What do you do in a Skanzen?
The Skanzen or Village Museum is a bit different from other museums, and so, some of our readers may feel deterred from going, simply because they aren’t sure what to do there or how one goes about the business of looking at an outdoor ethnographic museum. Don’t worry. We got you covered.
This museum is outdoors, so prepare for plenty of walking about, looking at the different households and other exhibits. Aside from the 8 permanent exhibits, which are a series of houses and work stations, there are temporary exhibits, just as with any other museum. These exhibits deal with a wide variety of topics, spanning numerous intervals of time, and we recommend checking out their website to see what current displays you may be interested in. There are several themed, guided tours of the Skanzen, which is also a great idea, especially if you are new to Hungarian culture. These will show you certain sides of Hungarian folk traditions, music, dance and culture, in digestible, easy to understand bites.
The Skanzen has been open since 1967, and has amassed a huge amount of content. It can be a daunting task to go through all of it at once, but the different exhibits can be viewed independently of each other, so there is no rush. You can always come back to see more.
As mentioned earlier, the Skanzen is divided into 8 large exhibits, each showing the imprint of a village of a given region. Take the Northern Hungarian village, for example. The exhibit has 26 buildings that you can go into, and is interesting both historically and geographically. Some of this area is now in Slovakia, and this has been a region that has historically always been multi-ethnic, and yet, the folk traditions of the villages differ very slightly, and is dominated by regional picanteries, that manifest across the shifting borders of nations, languages and states.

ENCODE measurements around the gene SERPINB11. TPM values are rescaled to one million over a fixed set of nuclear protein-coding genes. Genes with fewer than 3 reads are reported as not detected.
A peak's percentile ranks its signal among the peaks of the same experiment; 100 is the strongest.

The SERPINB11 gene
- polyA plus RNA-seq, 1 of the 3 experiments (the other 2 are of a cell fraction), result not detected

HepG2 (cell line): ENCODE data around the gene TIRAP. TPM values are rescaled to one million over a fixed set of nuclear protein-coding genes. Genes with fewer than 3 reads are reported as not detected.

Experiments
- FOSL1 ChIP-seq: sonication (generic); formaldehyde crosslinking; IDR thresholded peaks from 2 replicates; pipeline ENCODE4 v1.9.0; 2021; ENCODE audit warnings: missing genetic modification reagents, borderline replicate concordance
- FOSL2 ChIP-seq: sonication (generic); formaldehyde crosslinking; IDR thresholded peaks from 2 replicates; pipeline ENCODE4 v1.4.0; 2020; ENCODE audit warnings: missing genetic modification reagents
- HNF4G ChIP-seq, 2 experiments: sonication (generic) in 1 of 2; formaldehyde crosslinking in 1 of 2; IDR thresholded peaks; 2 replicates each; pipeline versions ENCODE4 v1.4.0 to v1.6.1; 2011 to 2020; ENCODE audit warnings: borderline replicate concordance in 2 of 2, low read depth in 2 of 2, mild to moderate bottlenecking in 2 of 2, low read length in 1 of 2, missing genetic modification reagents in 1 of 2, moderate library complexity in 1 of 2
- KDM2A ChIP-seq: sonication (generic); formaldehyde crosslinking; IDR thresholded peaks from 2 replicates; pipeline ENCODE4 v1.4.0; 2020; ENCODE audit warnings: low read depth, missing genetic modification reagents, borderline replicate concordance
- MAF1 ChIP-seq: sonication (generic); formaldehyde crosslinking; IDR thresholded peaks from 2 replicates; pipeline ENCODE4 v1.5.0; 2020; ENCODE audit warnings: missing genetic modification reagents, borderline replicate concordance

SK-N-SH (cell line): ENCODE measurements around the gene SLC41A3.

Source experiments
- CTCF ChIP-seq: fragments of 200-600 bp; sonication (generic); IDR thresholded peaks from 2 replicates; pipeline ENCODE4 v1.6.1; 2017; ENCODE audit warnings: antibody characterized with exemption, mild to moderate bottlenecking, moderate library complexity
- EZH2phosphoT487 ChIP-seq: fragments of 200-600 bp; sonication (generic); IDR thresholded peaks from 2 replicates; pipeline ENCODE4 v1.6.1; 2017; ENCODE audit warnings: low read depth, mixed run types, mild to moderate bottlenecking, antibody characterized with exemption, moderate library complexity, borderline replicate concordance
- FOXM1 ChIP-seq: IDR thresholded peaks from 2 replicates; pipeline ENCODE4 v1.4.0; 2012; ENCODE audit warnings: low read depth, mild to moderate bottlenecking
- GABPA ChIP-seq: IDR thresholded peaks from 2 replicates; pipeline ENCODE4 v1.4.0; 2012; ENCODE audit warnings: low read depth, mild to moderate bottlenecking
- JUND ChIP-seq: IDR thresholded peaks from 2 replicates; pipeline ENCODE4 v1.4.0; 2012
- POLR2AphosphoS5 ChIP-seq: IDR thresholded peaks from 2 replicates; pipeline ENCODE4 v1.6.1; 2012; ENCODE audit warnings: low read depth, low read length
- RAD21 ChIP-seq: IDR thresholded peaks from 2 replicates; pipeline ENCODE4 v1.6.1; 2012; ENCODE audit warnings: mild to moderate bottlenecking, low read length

The best time to go
The Szentendre Skanzen is open from spring to late autumn, March to November. This is an open air museum, where a considerable amount of time is spent outdoors, walking about, so it is closed for the winter. They are also closed every Monday, but are open during the weekend, everyday, until 5 pm. The best time to visit this extraordinary place is during the summer, as that is when the most special, temporary exhibits are open. The last open day is the feast of St. Martin, a traditional Hungarian folk celebration, when they eat goose and goose liver, and try the new wines that have just been harvested. This falls on November 9-10, and is a splendid opportunity to see the Skanzen, one last time, in all of its glory, for a very special occasion.